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You need to ask how you can help a company to unearth those hidden career gems. (Oleksii Glushenkov/Getty Images/iStockphoto)
You need to ask how you can help a company to unearth those hidden career gems. (Oleksii Glushenkov/Getty Images/iStockphoto)

Career Advice

How to find that hidden career gem Add to ...

We all know them. Individuals who consistently seem to find hidden gem career opportunities before the rest of us.

They manage to consistently find roles in their career right before their company or their department takes off. Do they have some inside information or a better ability to pick opportunities than everyone else? Maybe, but I’d argue that these people share a rare skill that allows them to move from one career-making opportunity to the next: the ability to visualize a situation with them added to the mix.

This skill is applicable to everything from relationships to sports teams, but let’s focus on what this means for your career.

Most high-potential companies and organizations are incomplete – that’s why they’re hiring to fill in gaps in their organization. Most job seekers, however, look at the organization objectively from the outside. They ask questions like, “What will it be like to work here?” or “How successful do I think this company will be?” or “Will this be a good career move?” or “Will I enjoy being part of the company culture?” If the answer is yes to all of these questions, chances are there are several qualified candidates vying for an opportunity.

The most talented candidates ask slightly different questions, such as: “How will I make this company successful?” and “How can I influence the culture so that this is a place I want to work?”

As an employer, these are the questions I want my candidates pondering, because these are the same questions I’m asking about them. If I meet someone who I feel will have a significant impact on the trajectory of my business or add another dimension to my team, I’ll walk though walls to get them.

This is not an easy skill to master and it doesn’t come naturally to most. It takes a delicate balance of self-confidence and self-awareness to know your true strengths and weaknesses, recognize the same in others and visualize how all of the moving parts will interact. Those who are able to do this have careers that look like they’re riding a rocket ship.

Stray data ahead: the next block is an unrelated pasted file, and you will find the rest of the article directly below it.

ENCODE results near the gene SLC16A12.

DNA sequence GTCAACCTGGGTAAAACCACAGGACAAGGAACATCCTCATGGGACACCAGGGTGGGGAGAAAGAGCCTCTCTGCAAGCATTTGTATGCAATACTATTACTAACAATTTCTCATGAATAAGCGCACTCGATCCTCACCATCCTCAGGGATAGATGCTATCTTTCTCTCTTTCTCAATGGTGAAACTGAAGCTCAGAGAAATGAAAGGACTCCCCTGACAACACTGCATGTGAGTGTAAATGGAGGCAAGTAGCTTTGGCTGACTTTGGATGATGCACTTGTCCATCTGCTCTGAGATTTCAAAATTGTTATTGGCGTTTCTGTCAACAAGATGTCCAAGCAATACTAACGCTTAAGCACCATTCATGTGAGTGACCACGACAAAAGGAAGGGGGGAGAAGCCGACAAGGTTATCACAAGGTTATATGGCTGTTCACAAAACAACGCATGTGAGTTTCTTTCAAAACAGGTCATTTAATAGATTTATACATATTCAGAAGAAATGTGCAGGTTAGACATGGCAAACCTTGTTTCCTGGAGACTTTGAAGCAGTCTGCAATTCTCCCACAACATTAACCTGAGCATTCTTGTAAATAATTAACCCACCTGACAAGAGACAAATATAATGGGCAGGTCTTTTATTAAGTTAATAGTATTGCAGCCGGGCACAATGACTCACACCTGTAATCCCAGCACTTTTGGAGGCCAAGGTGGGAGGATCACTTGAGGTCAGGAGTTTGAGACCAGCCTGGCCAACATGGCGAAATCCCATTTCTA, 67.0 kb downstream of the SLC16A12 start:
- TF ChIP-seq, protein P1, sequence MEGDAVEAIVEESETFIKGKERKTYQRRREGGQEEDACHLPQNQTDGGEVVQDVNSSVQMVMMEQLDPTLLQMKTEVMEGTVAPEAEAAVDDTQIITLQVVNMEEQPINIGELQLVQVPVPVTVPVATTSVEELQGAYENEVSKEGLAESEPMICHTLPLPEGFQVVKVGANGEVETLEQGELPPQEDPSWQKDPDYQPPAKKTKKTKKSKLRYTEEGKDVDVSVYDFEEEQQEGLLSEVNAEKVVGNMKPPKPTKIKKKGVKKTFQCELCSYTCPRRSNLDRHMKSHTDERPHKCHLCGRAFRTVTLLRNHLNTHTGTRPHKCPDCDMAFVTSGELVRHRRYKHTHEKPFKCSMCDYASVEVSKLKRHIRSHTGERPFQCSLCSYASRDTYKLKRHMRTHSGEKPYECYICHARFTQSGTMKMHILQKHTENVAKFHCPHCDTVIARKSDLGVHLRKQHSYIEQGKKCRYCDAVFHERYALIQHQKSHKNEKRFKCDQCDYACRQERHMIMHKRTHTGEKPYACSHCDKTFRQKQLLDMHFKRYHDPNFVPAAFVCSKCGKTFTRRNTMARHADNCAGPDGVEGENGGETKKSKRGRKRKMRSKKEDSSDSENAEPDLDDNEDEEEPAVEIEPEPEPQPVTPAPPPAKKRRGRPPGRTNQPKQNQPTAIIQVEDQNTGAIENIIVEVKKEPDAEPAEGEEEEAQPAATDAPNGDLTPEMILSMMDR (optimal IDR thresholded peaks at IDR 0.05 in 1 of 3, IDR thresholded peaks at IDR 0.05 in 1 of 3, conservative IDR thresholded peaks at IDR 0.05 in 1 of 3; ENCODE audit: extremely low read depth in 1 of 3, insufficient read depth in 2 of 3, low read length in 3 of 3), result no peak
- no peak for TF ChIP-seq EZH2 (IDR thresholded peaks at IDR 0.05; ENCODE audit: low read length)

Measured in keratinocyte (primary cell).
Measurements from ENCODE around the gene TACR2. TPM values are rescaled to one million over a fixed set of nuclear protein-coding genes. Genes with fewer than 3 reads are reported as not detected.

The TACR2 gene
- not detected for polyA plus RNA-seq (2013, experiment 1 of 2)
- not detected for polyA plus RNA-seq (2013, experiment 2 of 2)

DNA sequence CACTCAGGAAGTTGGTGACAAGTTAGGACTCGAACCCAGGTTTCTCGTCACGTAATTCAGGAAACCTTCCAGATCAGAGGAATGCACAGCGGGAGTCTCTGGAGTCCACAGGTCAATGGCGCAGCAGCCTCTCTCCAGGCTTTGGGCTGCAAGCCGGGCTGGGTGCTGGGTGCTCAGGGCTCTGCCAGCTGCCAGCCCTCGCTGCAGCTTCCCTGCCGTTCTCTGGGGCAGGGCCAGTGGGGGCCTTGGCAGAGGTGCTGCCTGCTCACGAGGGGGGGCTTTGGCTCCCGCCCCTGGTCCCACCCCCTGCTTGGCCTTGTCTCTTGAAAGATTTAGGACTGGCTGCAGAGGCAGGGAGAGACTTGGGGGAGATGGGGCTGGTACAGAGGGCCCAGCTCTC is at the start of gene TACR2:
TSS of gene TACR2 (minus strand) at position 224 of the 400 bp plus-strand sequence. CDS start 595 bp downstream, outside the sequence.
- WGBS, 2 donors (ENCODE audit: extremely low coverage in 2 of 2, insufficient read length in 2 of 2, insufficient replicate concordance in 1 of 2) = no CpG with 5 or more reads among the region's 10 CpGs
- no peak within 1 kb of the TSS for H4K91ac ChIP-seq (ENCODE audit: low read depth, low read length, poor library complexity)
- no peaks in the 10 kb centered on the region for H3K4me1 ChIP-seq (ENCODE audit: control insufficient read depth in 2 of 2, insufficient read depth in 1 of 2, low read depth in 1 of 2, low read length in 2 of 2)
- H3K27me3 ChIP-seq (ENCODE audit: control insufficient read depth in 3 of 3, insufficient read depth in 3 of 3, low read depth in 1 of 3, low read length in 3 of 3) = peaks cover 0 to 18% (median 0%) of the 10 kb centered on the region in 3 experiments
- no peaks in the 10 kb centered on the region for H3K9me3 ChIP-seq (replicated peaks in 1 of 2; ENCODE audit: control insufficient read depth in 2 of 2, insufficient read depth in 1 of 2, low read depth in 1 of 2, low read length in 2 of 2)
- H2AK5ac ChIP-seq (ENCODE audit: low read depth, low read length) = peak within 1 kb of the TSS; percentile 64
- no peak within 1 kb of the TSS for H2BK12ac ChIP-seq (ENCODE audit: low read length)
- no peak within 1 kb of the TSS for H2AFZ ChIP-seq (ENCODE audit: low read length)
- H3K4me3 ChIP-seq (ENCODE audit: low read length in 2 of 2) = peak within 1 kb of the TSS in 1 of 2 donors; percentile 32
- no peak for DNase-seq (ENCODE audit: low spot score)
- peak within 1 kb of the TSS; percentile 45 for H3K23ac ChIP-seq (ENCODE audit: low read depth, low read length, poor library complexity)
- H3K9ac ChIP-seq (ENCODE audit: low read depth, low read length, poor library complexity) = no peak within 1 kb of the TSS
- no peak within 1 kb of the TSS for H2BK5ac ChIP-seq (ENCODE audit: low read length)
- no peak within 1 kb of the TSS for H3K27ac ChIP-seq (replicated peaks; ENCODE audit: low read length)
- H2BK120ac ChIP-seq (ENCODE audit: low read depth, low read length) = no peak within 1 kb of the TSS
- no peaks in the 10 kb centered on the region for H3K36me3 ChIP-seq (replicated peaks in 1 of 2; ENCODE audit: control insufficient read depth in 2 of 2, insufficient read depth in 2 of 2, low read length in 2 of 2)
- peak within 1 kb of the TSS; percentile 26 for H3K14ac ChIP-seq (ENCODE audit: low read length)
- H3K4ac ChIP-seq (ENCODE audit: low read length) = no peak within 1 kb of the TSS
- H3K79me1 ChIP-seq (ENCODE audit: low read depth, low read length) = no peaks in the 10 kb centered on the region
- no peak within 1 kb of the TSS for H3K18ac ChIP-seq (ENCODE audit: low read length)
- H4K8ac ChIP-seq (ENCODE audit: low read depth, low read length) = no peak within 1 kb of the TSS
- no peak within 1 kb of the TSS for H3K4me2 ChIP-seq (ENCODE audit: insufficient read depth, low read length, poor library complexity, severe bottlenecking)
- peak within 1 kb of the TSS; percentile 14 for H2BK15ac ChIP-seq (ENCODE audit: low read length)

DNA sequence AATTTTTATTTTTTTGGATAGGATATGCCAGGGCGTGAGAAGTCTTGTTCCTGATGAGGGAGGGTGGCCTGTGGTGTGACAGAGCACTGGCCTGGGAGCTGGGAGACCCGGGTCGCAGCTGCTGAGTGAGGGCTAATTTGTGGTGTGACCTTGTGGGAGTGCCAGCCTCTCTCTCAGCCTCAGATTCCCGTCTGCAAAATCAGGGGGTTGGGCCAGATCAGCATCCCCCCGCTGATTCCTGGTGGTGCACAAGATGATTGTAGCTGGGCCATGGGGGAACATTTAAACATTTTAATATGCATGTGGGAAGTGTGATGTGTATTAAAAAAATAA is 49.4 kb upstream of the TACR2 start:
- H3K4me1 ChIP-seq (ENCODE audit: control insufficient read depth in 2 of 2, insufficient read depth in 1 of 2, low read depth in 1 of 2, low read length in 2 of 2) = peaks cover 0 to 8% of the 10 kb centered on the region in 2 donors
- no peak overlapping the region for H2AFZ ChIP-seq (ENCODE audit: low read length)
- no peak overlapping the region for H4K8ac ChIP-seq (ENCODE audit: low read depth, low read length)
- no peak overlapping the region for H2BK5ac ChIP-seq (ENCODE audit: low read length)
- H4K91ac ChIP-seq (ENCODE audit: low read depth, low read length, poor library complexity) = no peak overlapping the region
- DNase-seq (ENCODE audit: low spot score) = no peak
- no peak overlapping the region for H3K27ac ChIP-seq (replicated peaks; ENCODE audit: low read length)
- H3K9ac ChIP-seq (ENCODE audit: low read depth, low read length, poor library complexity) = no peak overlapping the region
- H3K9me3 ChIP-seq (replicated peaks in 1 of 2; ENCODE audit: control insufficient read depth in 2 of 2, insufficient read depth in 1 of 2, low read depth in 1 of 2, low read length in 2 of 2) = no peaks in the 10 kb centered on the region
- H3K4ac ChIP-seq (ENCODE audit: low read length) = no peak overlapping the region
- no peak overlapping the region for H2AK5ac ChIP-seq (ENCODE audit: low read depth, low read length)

At Top Hat, we’ve made a number of key executive hires recently who have demonstrated this ability. Ralf Reikers, our chief financial officer, had seen his previous company from a three-person startup through IPO and billion-dollar acquisition and could have walked into any job he wanted after that. When we met Ralf, he knew that we were not the most experienced or capable management team, but he saw the potential in what we were building and could see the impact of his skill set on the trajectory of the company.

We also recently hired a VP of sales, Gene Murray, from Blackboard, one of the largest education technology companies in the world. Gene had joined Blackboard in its startup phase and worked his way up to running sales for their largest business unit. He was well respected in the space and could have joined any education tech organization. He recognized that we were building a product that the market wanted, and saw his sales leadership abilities as a key ingredient to accelerating the company’s growth.

Regardless of your level within the organization, it’s important to practice this skill when looking to join new teams or making career moves. If you can’t answer the question “How will I improve this organization’s chances of success?” then you’re probably not the best fit for the role.

Andrew D’Souza is chief operating officer of Top Hat.

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